So they muddle on through the final games and miss the playoffs, mostly because of injuries but partly because you’re relying on Stephen Jackson to lead your team.  Now, I love Stephen Jackson.  I’ve loved the dude since he landed in Charlotte.  Bad reputation be damned, dude is a for real dude, and a strong player in the NBA, has been and will be for years to come.  However, he is not a team leader.  You don’t want him leading a group of promising young impressionable players.  The reputation is there for a reason, and while I love him, players love him, he did lead well, he will not lead you to the promised land.  His hamstring failed him, first soft tissue injury of his career, but he struggled through.  He would yell at refs, the technical was always just a step away, just like 2 words away from the tip of any game for Jack.  It’d be like working for a hot headed boss that happened to be an incredible salesman.  You’d have success, but you’d be going nuts and he’d likely burn bridges and limit your potential.

So, draft night.  The way it played out seems to be more of this rebuilding.  Why not take this thing down to the foundation?  Why not?  If you’re going to start over, start at the bottom.  So, they traded Jack.  They traded Jack for the oportunity of moving up to #7, while retaining #9 and for the express purpose of getting Bismack Biyombo.  What they took back was somewhat brilliant to me anyway.  Corey Maggette is no slouch player.  He’s not at Stephen Jackson’s level but if you look at his stats, he might be if given the chance.

Over their careers, Maggette has averaged 16.2 points per game, Jack, 16.3.  Maggette has twice been over 22 points per game for a season, Jackson has topped out at 20.7.  In the per 36 minutes metric, you see that Jackson is good for 17.5 over his career, Maggette, 20.5.  Its’ about usage and efficiency and I see in those small samples, that Maggette might be just as good as Jack.

The part I didn’t like about the trade was tossing in Shaun Livingston just for fun.  Then again, with Livingston out, replacing him with a rookie-scale contract (assuming those will exist under the new CBA) the Bobcats save $3 million next year, according to whatever I heard in passing that seems to make sense.  Liv was great last year, really helpful in certain end of game situations and other big moments in games.  You always have to worry about his knee and stuff like that though and the savings versus what the Bobcats were getting back?  Ehh, I’d have done it too.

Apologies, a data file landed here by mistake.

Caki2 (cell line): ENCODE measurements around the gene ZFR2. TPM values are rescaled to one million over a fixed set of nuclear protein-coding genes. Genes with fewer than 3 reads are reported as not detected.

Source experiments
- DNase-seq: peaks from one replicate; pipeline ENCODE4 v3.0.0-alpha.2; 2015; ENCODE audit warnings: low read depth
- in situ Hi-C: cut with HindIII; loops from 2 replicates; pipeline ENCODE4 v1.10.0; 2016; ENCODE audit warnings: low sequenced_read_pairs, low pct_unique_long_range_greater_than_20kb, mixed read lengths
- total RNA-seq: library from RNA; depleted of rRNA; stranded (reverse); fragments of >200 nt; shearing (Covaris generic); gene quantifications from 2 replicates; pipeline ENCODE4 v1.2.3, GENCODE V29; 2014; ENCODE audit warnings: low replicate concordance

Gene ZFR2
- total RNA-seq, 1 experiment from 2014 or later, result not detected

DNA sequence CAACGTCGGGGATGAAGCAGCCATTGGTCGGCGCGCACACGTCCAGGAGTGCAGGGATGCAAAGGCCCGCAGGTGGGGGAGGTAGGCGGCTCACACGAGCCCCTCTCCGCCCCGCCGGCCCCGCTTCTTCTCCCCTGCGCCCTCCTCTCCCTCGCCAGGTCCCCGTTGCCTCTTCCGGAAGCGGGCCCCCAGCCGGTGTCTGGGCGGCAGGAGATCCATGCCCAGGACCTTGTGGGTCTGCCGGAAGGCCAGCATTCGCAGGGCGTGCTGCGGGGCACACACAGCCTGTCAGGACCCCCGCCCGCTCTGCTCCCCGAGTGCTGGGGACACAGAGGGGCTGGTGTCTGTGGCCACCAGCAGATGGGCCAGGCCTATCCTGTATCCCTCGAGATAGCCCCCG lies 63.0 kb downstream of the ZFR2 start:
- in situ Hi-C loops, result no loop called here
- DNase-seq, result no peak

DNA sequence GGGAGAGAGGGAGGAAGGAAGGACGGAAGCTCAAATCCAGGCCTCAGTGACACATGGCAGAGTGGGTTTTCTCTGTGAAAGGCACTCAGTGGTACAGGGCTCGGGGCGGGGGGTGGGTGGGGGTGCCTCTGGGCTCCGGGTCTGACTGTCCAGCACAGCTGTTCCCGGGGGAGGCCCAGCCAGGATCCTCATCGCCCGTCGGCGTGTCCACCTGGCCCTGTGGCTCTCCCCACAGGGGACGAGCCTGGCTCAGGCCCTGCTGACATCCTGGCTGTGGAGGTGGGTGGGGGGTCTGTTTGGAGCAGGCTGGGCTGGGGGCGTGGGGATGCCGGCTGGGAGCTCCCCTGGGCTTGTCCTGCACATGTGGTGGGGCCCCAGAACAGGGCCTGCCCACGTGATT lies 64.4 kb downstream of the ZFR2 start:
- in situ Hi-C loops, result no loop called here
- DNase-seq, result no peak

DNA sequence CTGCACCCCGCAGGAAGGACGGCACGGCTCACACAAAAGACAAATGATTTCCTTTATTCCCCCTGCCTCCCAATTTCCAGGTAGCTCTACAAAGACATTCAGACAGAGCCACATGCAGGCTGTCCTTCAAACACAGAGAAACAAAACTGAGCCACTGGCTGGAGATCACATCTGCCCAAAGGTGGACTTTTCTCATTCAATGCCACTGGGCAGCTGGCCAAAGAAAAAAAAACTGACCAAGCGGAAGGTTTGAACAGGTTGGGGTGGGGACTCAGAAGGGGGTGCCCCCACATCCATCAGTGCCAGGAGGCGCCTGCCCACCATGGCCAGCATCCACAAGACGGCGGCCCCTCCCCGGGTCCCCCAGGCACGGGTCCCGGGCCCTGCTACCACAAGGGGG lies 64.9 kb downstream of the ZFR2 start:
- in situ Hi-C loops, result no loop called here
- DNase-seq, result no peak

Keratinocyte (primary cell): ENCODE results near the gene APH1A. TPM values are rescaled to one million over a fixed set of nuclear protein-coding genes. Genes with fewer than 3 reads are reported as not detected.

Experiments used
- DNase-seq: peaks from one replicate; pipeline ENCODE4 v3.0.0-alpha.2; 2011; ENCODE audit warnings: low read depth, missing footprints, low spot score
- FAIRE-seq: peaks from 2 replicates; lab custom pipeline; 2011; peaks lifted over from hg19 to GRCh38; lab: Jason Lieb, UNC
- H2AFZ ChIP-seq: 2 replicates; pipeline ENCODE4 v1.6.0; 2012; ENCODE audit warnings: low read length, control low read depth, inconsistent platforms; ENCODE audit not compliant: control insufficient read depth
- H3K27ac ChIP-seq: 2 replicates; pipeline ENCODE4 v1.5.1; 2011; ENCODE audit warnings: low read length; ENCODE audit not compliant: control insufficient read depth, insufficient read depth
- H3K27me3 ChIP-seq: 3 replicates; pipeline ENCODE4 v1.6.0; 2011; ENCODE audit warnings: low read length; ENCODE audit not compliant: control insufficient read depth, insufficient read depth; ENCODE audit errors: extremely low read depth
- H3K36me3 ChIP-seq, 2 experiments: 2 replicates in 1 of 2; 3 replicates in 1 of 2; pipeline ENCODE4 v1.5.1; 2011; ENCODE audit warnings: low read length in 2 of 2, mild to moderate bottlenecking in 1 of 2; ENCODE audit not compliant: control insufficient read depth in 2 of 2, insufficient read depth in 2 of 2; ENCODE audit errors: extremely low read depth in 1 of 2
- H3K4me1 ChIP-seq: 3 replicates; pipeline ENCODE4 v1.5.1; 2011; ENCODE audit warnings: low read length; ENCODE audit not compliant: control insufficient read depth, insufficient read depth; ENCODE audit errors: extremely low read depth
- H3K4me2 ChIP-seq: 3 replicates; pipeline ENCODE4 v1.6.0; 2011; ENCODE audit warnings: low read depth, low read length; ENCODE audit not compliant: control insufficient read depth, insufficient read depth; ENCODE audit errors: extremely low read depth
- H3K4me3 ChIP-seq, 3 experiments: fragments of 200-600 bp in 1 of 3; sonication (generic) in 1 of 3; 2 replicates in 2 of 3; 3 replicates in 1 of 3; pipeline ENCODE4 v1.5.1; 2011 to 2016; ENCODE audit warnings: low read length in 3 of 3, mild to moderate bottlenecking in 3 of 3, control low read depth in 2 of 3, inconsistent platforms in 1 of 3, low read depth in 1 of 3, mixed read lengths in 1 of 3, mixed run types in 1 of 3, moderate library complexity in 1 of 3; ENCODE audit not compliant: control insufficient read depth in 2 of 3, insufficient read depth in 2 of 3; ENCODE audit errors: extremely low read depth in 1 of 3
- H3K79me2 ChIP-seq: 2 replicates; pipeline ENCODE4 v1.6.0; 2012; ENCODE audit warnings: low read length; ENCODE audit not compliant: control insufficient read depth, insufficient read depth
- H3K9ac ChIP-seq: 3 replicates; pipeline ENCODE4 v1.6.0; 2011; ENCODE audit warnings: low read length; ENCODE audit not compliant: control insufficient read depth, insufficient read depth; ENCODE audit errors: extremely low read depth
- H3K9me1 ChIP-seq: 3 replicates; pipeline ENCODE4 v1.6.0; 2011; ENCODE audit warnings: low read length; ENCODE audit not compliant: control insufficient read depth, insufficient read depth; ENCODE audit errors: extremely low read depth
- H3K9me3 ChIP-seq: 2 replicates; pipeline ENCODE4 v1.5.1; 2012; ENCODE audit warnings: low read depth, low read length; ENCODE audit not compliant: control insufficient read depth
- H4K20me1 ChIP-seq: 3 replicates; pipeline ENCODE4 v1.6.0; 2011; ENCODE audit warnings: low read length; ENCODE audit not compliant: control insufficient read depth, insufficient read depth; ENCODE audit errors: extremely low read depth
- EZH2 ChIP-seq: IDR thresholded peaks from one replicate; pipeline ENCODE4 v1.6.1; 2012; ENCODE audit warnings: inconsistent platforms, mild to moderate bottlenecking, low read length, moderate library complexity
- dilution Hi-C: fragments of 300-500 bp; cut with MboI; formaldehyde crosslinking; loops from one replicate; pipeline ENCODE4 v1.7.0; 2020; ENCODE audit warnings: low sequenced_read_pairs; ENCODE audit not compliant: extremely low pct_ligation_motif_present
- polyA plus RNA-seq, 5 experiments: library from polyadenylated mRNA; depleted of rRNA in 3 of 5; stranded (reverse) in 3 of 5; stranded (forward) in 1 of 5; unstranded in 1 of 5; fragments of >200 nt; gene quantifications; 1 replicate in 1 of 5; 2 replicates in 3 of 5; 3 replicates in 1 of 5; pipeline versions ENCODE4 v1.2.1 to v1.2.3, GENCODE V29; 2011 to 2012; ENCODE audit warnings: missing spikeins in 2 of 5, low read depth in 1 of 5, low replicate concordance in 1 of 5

Now to the picks.  It’s really interesting that the Bobcats brought Bismack Biyombo in at the last minute Wednesday before the draft.  I thought, “Maybe they’re just looking at him in case he slips to them at 9, you have to know what the kid is all about if they’re talking about him ‘slipping’ to 9.”  But it turns out, from reports after the draft and from Rich Cho’s own mouth at the press conferences, he was a target for him.  He sold the room, MJ, Paul Silas, Rod Higgins, everybody on Bismack.  He was one of those first few GM’s back when he was with Portland to look at Bismack and say “Alright, this guy has a shot.”  He played in the Nike Hoops Summit at the Rose Garden, near Nike’s campus outside of Portland.  That was his big coming out party and Rich had front row tickets.

When I heard the rumors of the Bobcats wanting to move all the way up to #4 for Tristan Thompson, then Thompson going at #4 to Cleveland, I was confused.  When the trade went through and they moved up to #7, I was intrigued.  I figured it would be Kawhi Leonard or Kemba Walker at #7 and then Biyombo or Chris Singleton at #9, I mean that’s what I told Nic when he said “What the hell are we doing” in a good way, not a “What the hell are we doing” like in the Sam Vincent/Rod Higgins baby years.  Turned out Kawhi dropped all the way to #15 and then was traded to San Antonio and it was Biyombo they were going after.  I have a feeling Kemba was a “best available, can’t believe he’s where we’re picking,” guy.  Although, several people had him high on the Bobcats list.  He even said that after his workout he thought it was a good fit and really felt comfortable in Charlotte and with the coaching staff.

The final pick at #39, the Bobcats took Jeremy Tyler, which I was really intrigued by.  But then he was sold to, sorry, that sounds like slavery, he was “traded for cash considerations,” to Golden State.  $2 million dollars for the #39 pick in a “weak” draft is pretty serious coin.

So if you look at it, the Bobcats took Stephen Jackson, Shaun Livingston, the numbers 9, 19 and 39 pick and turned them into Bismack Biyombo, Kemba Walker, Corey Maggette and $5 million dollars.  As for hype, promise, upside and talent, I think the Bobcats really won this draft.  I really do, and that’s not just my blind appreciation and acceptance of all things the new front office is doing.  I didn’t like the thought of taking a super raw guy and hoping for the best, until I saw the big picture.  When you were looking at things from the perspective of “The Bobcats better not suck next year, I can’t take any more down years,” yeah, those trades and all that I spelled out before are really damning for your fanhood.  But if you look big-picture, long term and upside, potential and all that stuff that the “Own Tomorrow” motto brings with it, you can’t help but be excited to see what might happen.  It’s not even a what will happen.  It’s what might happen.  The mixture of unknown, potential, options and just the wide-open nature of the way this franchise looks right now, it’s truly a good time to be a Bobcats fan.